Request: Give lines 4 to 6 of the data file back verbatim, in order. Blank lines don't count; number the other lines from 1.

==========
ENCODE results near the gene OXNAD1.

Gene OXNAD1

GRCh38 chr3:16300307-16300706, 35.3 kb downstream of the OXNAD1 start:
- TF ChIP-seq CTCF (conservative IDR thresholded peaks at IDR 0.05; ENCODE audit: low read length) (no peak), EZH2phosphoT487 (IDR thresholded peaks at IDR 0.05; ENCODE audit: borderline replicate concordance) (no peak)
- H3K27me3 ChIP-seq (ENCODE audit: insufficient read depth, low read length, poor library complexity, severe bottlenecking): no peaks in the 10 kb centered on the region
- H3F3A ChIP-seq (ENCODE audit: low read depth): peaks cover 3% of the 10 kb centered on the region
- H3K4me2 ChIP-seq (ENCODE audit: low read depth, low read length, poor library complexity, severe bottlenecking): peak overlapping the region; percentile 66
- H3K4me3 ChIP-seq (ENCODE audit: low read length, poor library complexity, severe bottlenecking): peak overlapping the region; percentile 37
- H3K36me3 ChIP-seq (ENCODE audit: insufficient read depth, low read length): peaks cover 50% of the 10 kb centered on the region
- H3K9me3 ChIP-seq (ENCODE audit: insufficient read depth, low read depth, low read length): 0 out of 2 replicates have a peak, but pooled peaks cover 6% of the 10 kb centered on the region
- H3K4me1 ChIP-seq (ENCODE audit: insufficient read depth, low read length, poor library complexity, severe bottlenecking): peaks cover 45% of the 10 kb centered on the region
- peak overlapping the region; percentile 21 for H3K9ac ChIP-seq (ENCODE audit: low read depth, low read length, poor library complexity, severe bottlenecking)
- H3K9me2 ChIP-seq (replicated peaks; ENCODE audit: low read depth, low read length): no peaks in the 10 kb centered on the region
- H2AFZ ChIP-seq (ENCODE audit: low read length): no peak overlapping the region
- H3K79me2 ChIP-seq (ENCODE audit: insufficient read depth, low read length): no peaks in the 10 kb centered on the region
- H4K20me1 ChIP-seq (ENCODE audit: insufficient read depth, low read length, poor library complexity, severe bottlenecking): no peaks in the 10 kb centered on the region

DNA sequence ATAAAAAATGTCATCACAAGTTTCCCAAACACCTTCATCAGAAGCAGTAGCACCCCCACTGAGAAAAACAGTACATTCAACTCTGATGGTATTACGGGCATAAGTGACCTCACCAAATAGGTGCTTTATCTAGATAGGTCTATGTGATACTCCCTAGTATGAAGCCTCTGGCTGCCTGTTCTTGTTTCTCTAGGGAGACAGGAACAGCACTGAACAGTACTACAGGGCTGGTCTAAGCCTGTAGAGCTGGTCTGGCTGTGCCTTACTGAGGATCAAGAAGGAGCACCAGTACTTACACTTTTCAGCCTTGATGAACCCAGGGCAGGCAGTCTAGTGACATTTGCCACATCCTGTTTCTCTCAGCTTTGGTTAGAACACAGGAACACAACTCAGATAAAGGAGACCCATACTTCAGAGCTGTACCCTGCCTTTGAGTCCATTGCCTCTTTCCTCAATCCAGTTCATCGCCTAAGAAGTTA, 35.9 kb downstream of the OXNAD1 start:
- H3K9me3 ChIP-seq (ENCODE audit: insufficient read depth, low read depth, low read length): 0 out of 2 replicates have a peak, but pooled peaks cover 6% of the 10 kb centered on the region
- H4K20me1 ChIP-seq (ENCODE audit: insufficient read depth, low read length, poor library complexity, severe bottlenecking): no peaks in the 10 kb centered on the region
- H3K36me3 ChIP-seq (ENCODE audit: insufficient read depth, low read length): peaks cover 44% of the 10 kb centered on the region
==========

- TF ChIP-seq CTCF (conservative IDR thresholded peaks at IDR 0.05; ENCODE audit: low read length) (no peak), EZH2phosphoT487 (IDR thresholded peaks at IDR 0.05; ENCODE audit: borderline replicate concordance) (no peak)
- H3K27me3 ChIP-seq (ENCODE audit: insufficient read depth, low read length, poor library complexity, severe bottlenecking): no peaks in the 10 kb centered on the region
- H3F3A ChIP-seq (ENCODE audit: low read depth): peaks cover 3% of the 10 kb centered on the region